Strava, the app that helps athletes track exercise regimes, analysed data from millions of users and determined that January 19 is the date people are likely to give up their New Year’s resolutions. I can’t help but speculate that resolutions might be even more readily abandoned this year, given the alarming numbers of Covid cases announced every day, the inclement weather, the basic tenants of democracy being undermined in the ‘greatest country’ in the Free World.
I could go on but you get it. January, a traditionally bleak month as we recover from our post-Christmas comedowns, has become even bleaker. I’ve heard many of my friends and family remark that they would like to go to sleep and awake when it’s time to receive their vaccine; summer has never felt further away.
We need to self-soothe and for some, the habits we fall back on in times of stress are healthy – yoga, walking, meditation. Others, perhaps less so – that extra bottle of wine, the compulsive online shopping, the multi-pack of biscuits devoured without even tasting them. If the lockdown weight gain memes are anything to go by (I beg you, stop sharing them. They’re not funny and they’re hurtful to fat people), the number one New Year’s Resolution on everyone’s list in 2021 will be to go on a strict diet. But what if we didn’t?
Here’s the thing. Diets don’t work. Experts wager that 95-97% of weight loss attempts fail. A 2017 article on Weight Watchers in the New York Times stated that according to WW’s own research, “the average weight loss in any behaviour-modification program is about a 5% reduction of body weight within six months, with a return of a third of weight lost at two years.”
Countless scientific studies have appeared over the last decade which indicate that this endless cycle of weight gain and weight loss could cause permanent damage to our metabolisms. One study conducted by the National Institutes of Health followed contestants on the American TV show The Biggest Loser, and noted that their metabolic rates slowed dramatically; by the end, one contestant’s resting metabolism required 800 calories less per day than an average man of his age and size.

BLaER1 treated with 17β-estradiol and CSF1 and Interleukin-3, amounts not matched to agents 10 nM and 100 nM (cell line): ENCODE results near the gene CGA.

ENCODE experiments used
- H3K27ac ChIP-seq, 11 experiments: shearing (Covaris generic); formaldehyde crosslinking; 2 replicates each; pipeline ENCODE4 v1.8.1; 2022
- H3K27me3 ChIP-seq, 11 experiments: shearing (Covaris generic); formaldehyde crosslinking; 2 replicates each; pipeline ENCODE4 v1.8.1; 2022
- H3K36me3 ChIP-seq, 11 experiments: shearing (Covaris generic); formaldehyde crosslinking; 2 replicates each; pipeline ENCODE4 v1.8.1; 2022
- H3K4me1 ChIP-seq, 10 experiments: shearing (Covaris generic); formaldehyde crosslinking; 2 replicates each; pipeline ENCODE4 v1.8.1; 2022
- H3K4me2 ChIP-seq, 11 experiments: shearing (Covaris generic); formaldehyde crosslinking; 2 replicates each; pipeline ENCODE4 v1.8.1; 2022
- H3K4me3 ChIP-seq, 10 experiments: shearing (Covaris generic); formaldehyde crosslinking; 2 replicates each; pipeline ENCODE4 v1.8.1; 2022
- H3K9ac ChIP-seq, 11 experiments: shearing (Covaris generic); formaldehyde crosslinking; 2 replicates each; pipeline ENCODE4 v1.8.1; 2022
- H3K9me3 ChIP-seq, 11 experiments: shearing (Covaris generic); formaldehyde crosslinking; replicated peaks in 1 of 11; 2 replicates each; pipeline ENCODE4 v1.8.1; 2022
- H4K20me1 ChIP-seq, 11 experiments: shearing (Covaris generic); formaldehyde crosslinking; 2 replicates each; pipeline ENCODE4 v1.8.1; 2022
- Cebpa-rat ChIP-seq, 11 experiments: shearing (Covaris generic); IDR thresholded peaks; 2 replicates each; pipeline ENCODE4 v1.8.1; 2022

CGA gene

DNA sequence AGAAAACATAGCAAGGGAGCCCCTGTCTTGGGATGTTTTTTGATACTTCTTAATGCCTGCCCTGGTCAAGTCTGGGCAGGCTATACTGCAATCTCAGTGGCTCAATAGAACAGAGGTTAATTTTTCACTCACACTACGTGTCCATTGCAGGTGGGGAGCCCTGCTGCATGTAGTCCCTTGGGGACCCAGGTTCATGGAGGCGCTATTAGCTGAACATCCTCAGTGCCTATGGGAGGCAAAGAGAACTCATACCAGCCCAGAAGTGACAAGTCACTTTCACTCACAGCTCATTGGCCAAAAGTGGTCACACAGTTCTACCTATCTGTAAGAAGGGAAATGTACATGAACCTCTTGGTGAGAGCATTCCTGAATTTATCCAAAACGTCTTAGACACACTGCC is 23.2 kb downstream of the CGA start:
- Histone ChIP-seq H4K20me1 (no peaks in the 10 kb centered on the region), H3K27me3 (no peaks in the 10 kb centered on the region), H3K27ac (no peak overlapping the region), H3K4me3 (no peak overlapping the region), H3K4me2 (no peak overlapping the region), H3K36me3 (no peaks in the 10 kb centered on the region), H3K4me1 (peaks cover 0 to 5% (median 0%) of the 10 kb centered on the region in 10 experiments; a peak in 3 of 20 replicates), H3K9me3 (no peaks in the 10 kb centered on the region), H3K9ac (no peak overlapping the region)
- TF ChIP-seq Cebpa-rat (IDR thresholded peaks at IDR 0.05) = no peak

Studies have also shown that vast majority of people who engage in yo-yo dieting end up at a heavier set-point than what they started out at.
Tracy Mann, who has been studying eating habits and dieting for more than twenty years at the University of Minnesota’s Health and Eating Lab told the Washington Post that “everyone is blaming dieters for regaining weight they lose and that’s just wrong – it’s not their fault they regain weight, and it’s not about willower, or lack thereof… after you diet, so many biological changes happen in your body that it becomes almost impossible to keep the weight off.”
She lists these changes in three categories – neurological (when you are dieting, your brain becomes overly response to food, thus making it harder to resist), hormonal, (as you lose fat, the hormones that make you feel satiated after a meal decrease and those that make you feel hungry increase) and biological, the aforementioned changes to your metabolism.
Diet culture is inherently designed to set people up to fail and then we shame them for that ‘failure’, creating a vicious cycle where they start on yet another diet which cannot and will not work.
The rampant fatphobia pervading our society contributes to diet culture too, even as more and more evidence suggests the way in which we understand weight is deeply flawed and that many health issues which have been attributed to fatness can be explained by other factors such as stress and genetics.
The Health At Every Size movement (which promotes acceptance of one’s body, no matter your weight) encourages people to shift focus from losing weight to general wellness. Weight is not a reliable indicator of health; a fat person who exercises regularly is much more likely to enjoy good health than a thin person who smokes and subsists on a diet of fast food. The presumptions we make about their medical histories are shaped by our own biases.
Ultimately, there is no chart which can show us what weight we ‘should’ be. We are all born with a different set point weight; the weight at which our bodies feel most comfortable when we are exercising regularly and practicing intuitive eating (eating when we are hungry and stopping when we are full). This set point can vary; we might weigh a little more after Christmas, a little less after a stressful period at work. Left to their own devices, bodies will return to their set point weight naturally.
We don’t need a ‘plan’ to help them do so, no matter what the dieting companies tell us. All we need to do is feed them, move them, and accept them for what they are. It’s as easy and as difficult as that.
Girl A by Abigail Dean sold in a seven-figure book deal and it was worth every penny. Lex escaped from her family’s “House of Horrors” as a child and now, as an adult, she is still trying to outrun her past. An astonishing, breath-takingly accomplished debut; it’s a masterpiece.
Rina Sawayama’s album was described by Pitchfork as a Y2K flashback that’s as reverent of Korn as it is of Britney. Need I say more?